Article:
Ben's first customer was Tesla and from there he managed to win deals with Cloudflare, Microsoft and Tencent to name a few. Today IPinfo supplies data to over 400K businesses around the world. In July, their API crossed the 40B queries per month milestone.

The Probe Network

IPinfo uses a large variety of sources of information on IP addresses. In the Autumn of 2020, they set out to add a new data source for IPv4 locations. This source was called the "Probe Network" and would run an ICMP census across the entire publicly-addressable IPv4 space every few weeks.

To conduct the census, zmap is run from four regions and collects a list of all IPv4 addresses that respond to any one of four ping types. Then, that list of IPv4 addresses is given to 90+ servers around the world. Those servers will then ping those addresses and record their ping times using scamper.

The ping times from every server are then put together and calculations are made as to the likely location of each IPv4 address.

Uncovering the Truth

Network devices can fake long ping responses but they can't fake short ones. If an IPv4 address block has WHOIS information stating they're located in the US but servers in Dubai, Mumbai and Istanbul have pings times of less than 30ms, it is unlikely those addresses are being used in the US. ICMP responses from those three locations to the continental US should take at least 100ms.

The above scenario has uncovered IP addresses being covertly used in countries under US sanctions while posing as being in other parts of the world.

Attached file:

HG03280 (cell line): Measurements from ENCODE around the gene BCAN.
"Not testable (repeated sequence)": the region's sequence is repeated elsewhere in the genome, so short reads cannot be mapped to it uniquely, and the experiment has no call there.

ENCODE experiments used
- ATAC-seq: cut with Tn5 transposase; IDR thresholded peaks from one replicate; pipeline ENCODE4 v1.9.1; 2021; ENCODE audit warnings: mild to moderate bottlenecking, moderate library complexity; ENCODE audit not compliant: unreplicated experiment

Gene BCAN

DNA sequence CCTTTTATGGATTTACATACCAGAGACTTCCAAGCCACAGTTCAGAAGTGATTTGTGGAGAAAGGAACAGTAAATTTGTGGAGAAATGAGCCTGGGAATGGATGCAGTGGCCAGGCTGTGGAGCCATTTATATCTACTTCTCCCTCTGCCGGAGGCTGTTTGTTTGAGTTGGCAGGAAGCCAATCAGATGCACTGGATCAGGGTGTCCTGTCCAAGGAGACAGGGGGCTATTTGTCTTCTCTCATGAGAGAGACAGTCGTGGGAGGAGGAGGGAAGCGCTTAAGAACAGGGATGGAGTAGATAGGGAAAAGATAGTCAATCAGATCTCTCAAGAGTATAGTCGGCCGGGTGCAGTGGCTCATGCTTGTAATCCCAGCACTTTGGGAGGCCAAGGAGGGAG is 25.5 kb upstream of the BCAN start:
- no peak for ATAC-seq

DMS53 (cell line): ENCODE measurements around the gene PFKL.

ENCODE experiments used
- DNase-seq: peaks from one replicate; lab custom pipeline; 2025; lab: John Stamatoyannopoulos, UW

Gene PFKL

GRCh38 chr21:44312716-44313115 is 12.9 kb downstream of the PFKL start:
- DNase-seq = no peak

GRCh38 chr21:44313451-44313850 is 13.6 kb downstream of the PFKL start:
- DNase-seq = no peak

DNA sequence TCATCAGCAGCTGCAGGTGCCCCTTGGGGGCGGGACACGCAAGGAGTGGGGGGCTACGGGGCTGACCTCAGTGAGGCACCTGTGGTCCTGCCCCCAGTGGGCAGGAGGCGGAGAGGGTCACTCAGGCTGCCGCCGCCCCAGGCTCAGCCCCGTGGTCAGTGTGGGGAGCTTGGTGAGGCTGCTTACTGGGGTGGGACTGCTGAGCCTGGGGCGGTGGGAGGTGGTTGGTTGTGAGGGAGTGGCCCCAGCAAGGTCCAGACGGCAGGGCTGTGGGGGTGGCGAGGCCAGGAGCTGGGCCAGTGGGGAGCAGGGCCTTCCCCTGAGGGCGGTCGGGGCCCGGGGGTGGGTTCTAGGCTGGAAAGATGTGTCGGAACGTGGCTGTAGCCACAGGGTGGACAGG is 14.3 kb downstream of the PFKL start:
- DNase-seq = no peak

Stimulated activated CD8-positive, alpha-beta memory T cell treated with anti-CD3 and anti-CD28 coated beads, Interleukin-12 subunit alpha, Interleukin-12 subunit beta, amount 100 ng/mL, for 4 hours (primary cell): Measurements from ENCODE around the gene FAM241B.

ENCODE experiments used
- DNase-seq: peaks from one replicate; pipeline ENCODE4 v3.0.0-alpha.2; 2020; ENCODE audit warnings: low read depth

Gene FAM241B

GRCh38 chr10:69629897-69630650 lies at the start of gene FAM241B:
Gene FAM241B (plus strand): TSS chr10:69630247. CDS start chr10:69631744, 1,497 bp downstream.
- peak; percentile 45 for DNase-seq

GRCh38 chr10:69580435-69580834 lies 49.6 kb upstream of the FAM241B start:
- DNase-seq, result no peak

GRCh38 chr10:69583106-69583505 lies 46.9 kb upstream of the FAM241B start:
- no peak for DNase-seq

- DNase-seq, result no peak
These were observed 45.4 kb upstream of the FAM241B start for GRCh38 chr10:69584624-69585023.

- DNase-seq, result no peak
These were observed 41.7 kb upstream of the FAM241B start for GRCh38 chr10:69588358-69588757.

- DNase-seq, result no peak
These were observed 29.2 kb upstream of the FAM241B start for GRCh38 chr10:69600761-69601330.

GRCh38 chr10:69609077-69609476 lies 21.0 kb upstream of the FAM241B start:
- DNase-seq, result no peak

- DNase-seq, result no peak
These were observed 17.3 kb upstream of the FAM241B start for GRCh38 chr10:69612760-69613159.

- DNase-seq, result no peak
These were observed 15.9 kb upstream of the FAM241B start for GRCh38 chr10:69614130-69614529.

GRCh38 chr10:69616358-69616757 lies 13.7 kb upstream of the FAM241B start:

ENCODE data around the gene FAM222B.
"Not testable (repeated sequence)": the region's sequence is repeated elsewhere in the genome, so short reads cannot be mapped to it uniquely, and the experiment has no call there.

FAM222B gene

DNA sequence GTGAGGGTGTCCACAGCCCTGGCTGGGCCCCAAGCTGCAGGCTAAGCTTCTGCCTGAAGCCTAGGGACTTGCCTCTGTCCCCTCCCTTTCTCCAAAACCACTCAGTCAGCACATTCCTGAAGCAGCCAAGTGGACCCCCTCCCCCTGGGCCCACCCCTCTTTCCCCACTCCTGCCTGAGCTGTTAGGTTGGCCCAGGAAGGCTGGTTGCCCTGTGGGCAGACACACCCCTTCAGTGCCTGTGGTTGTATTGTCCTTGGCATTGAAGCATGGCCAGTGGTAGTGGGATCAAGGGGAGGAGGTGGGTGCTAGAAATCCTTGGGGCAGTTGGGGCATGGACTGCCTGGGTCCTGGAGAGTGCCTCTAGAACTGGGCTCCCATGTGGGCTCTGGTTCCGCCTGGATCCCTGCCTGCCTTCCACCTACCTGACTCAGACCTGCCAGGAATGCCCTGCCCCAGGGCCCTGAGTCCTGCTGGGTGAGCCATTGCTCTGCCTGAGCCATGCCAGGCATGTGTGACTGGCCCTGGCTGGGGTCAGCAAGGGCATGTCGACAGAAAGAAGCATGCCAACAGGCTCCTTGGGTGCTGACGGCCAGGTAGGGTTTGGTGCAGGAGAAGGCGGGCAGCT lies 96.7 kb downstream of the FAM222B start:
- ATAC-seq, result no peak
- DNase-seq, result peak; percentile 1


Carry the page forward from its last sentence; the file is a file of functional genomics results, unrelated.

Producing the Dataset

IPinfo stores all of its collected data in Google Cloud's BigQuery. As of July, a little more than 300 TB of data was being stored there. This data is synthesized down to CSV, JSON, MMDB and XML files which are MBs in size, refreshed every few weeks and distributed to both IPinfo's customers as well as to IPinfo's API servers.

IPinfo has gone to great lengths to minimise the queries they execute against BigQuery and as a result, they spend around $4,500 / month on the service. This is one of the lowest costs per TB per month I've seen for a dataset of this size and level of importance to a business.

Expanding the Network

After IPinfo signed agreements with nine Cloud providers the probe network now has a fleet of 90+ VMs. Expanding this further has been an ongoing challenge as few providers have VMs located in a wide variety of geographies.

To add to this, IPinfo has had to reach out to the Cloud Provider's heads of security ahead of time to get signoff for the probe network. If you are running software that can ping the entire internet in less than a day it may look as though you're running large DDOS attacks. Thankfully the security teams have been understanding thus far.

Thank you for taking the time to read this post. I offer both consulting and hands-on development services to clients in North America and Europe. If you'd like to discuss how my offerings can help your business please contact me via LinkedIn.

I hold monthly Zoom calls and have a behind-the-scenes newsletter for my Patreon supporters.